Big Data Analytics Job Postings Getting More Specialized

by   |   January 23, 2013 2:36 pm   |   0 Comments

Demand for big data professionals has risen rapidly over the past two years as more enterprises rush to find analysts and programmers capable of turning mountains of information into competitive advantages.

But as the market for big data analytics job skills has grown, it also has deepened as enterprises seek candidates for increasingly specialized data-related positions.

“A year or two ago, the phrase ‘big data’ was becoming popular – along with business intelligence – but it was kind of all things to all people,” says Laura Kelly, a vice president with Houston-based IT staffing services provider Modis.

Now, Kelly says, Modis clients are looking for people to fill more defined jobs related to big data. “We’re seeing a lot of ETL (extract, transform, load) development positions, we’re seeing a lot of data architect positions, and a lot of true BI (business intelligence) positions,” Kelly says.

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Indeed, a search of Modis’s job board listings shows nearly 700 BI positions, nearly 300 ETL positions and more than 100 data architect jobs.

Greta Roberts, chief executive of Talent Analytics, a company that uses analytics to quantify talent traits and predict performance in employees and potential hires, says specificity is becoming the norm among enterprises seeking data analytical talent.

“The industry realizes the label of data scientist, while sexy, is too broad to be very practical,” Roberts says. “There are categories and sub-categories that come under the data scientist label that help define specific roles, responsibilities and tasks.”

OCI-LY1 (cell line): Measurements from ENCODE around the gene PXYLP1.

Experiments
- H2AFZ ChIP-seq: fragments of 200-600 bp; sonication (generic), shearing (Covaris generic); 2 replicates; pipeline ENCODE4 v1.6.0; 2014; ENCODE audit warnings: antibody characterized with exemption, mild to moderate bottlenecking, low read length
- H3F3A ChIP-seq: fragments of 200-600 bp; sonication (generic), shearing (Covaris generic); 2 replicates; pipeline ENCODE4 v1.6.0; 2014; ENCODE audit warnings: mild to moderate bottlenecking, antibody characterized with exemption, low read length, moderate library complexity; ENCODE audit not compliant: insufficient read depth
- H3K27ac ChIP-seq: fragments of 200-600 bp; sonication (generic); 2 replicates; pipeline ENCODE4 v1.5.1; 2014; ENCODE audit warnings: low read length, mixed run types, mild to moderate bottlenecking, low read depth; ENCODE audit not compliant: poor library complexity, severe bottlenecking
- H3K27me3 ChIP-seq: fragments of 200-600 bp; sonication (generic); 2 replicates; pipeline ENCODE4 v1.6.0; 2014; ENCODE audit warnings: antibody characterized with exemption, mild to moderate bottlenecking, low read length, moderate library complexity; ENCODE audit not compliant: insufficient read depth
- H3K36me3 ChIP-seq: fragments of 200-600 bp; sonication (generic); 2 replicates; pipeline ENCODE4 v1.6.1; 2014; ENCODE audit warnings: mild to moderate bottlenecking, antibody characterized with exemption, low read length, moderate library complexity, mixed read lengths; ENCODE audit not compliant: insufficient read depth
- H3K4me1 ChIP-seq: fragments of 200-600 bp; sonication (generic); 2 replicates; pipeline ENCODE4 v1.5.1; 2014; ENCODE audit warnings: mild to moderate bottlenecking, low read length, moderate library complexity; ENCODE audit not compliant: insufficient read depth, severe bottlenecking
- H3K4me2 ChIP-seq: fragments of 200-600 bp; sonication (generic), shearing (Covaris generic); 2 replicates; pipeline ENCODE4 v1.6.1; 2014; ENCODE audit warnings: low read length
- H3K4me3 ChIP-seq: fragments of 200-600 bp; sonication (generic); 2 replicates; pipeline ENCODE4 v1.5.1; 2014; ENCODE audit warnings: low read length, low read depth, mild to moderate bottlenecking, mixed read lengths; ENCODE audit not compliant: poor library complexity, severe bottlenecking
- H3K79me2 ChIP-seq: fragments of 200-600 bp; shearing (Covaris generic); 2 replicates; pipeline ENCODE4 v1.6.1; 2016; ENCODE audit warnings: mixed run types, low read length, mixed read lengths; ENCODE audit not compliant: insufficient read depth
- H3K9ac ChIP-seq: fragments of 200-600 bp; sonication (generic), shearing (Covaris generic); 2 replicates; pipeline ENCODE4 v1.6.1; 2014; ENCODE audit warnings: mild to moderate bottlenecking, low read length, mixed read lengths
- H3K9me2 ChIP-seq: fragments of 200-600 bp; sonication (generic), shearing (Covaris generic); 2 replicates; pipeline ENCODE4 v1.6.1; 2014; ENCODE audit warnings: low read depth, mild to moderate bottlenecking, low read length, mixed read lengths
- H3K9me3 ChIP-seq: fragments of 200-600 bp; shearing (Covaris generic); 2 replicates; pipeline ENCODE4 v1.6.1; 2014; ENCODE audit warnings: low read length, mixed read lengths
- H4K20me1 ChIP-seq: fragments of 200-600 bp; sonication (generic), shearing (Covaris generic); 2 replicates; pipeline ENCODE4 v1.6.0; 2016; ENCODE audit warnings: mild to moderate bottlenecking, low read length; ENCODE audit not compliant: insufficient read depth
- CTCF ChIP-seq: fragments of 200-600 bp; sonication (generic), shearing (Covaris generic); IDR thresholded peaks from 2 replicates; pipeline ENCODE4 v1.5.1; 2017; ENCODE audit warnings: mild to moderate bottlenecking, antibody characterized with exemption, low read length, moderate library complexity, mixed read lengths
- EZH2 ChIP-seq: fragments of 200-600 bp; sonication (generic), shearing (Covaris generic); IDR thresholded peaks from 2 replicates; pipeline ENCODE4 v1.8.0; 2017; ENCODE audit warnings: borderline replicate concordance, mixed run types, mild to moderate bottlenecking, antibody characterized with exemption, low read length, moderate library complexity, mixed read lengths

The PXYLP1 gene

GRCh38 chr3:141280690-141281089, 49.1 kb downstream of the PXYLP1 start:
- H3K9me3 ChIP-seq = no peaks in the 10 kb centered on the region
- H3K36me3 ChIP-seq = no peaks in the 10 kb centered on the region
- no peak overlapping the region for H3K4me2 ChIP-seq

Talent Analytics late last year released a complex profile of data analysis pros (the 2012 Analytics Professional Study) which Roberts says shows that “even the label ‘analytics professional’ doesn’t do justice to the breadth of work being accomplished by today’s analytics professionals doing different roles.”

“People are getting more descriptive in job titles – meaning, new titles are beginning to reflect the tasks the analytics pros actually perform,” she says. “As an example, an analytics professional who does primarily data preparation and analysis might be called a ‘data preparation analyst,’ while someone who primarily does management, administration and presentation of results might be an ‘analytics manager.’ And someone who primarily does programming might be called an ‘analytics programmer.”

Big Data Job Titles in Demand

Researchers at Wanted Analytics reported the 10 most commonly advertised job titles related to data analysis skills:

  1. Data analyst
  2. Business analyst
  3. Senior business analyst
  4. Software engineer
  5. Financial analyst
  6. Quality engineer
  7. Project manager
  8. Business systems analyst
  9. Senior data analyst
  10. Senior financial analyst

Source: Wanted Analytics, December 2012.

Talent marketplace data provider Wanted Analytics last month reported that online-posted jobs for data analysis skills hit an all-time high of 47,500 in October 2012. Among the big-data-related job titles most frequently advertised by employers were data analyst, business analyst, software engineer and financial analyst.

This indicates another trend, that of business units creating positions for their own in-house analysts, as opposed to the analytics pros operating strictly out of IT.

“They might be in a business group, they might be in marketing, or they might be in IT,” says Modis’s Kelly. “It’s becoming more formalized. It’s no longer, ‘Oh wow, how cool.’ It’s ‘we have an entire department dedicated to data analytics.’”

Despite the increasing specialization of big data analytics jobs, Kelly notes that “there’s overlap within all of those different titles.”

And Roberts says there still is a place for “analytics generalists” – which she describes as “someone who does a little bit of everything.”

“I think it will take the industry a little time to sort out which sub-labels define more closely the real tasks being accomplished in each sub-role,” she says.

Whatever roles and labels evolve, there’s one that Kelly is fairly certain she won’t be hearing about.

“I’ve never had a client call and ask for a big data developer,” she says. “I don’t know who coined the term, but it’s not sticking.”

Contributing Editor Christopher Nerney ( is a freelance writer in upstate New York. Follow him on Twitter @ChrisNerney.

Home page image by Muhammad Rafizeldi via Wikipedia.

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